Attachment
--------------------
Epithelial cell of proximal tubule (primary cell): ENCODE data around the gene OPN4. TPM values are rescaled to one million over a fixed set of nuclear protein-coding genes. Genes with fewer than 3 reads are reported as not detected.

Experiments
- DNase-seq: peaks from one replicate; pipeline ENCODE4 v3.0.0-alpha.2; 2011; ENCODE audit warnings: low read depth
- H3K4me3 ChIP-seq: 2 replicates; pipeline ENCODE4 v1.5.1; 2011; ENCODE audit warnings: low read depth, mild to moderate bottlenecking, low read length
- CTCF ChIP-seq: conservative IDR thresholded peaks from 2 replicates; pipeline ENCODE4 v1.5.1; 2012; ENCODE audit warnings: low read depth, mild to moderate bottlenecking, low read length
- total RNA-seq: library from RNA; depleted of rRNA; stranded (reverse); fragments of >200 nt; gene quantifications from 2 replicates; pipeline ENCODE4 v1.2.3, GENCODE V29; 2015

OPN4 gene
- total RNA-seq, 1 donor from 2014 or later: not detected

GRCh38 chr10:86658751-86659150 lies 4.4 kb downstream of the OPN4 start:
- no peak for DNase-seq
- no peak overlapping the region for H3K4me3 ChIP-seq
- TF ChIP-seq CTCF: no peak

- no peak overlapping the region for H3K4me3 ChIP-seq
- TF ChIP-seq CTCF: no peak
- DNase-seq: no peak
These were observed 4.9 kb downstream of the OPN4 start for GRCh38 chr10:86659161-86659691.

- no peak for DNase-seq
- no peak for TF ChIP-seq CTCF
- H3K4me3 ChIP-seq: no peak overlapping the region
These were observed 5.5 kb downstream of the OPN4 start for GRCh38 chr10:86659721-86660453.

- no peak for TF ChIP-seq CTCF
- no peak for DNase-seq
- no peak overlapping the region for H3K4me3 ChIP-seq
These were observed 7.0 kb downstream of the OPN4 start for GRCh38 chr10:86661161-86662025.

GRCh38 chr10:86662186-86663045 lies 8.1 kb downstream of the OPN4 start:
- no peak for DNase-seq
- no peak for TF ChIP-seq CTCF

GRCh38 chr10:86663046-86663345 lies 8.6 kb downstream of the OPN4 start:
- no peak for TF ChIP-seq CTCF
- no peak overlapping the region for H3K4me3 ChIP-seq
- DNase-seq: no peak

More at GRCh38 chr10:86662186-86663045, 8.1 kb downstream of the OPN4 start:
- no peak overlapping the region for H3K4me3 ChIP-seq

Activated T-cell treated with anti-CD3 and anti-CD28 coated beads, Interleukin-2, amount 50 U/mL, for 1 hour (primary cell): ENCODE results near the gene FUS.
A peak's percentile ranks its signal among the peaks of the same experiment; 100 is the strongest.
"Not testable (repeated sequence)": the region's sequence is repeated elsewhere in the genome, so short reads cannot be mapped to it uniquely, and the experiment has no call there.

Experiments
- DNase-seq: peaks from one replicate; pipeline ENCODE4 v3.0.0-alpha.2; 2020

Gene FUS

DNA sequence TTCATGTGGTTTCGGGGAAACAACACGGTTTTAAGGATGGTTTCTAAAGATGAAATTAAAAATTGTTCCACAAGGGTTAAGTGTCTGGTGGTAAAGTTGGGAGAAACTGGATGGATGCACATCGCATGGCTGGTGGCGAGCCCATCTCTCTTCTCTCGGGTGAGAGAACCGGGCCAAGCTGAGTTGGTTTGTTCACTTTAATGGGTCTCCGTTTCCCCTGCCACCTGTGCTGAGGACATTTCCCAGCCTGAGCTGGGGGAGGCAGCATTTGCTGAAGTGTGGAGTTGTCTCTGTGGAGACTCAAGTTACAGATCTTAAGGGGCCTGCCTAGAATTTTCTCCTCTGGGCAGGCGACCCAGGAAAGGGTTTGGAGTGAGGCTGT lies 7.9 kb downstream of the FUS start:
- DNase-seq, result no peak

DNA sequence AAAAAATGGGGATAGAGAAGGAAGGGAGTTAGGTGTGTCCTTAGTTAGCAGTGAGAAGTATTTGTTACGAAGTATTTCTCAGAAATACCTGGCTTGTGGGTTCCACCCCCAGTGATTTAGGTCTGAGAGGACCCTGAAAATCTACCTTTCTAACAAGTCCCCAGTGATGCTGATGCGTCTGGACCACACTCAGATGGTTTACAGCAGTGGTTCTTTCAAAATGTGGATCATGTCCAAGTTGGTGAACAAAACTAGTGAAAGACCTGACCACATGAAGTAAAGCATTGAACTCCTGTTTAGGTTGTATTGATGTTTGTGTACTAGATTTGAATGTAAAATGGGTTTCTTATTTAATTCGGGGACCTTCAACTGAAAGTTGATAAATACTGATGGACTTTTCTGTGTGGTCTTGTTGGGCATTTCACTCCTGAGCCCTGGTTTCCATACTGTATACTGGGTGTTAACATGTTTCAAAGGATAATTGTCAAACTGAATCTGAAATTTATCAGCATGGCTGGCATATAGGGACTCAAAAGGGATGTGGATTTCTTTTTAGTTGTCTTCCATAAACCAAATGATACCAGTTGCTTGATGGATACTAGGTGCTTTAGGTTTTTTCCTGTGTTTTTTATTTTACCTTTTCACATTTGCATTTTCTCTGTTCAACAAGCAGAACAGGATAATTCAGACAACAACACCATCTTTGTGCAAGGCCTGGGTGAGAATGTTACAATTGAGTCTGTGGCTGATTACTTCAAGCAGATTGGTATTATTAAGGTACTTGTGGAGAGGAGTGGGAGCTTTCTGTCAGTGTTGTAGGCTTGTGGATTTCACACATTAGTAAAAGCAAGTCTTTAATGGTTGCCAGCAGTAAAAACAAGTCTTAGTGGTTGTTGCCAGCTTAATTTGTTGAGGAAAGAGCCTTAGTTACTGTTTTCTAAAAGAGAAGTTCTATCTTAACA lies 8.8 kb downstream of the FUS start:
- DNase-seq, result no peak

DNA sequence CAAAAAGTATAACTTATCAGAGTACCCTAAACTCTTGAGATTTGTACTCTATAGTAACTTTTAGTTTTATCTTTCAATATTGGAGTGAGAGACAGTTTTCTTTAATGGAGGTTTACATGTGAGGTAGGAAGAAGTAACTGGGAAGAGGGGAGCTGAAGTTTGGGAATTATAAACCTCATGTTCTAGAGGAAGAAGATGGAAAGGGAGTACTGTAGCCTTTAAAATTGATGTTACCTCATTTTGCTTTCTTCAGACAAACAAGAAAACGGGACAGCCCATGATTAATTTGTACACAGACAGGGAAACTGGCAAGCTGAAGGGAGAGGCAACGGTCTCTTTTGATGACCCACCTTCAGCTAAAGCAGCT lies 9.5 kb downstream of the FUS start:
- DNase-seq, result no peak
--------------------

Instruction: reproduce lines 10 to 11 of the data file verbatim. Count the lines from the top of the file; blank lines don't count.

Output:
- no peak for DNase-seq
- no peak overlapping the region for H3K4me3 ChIP-seq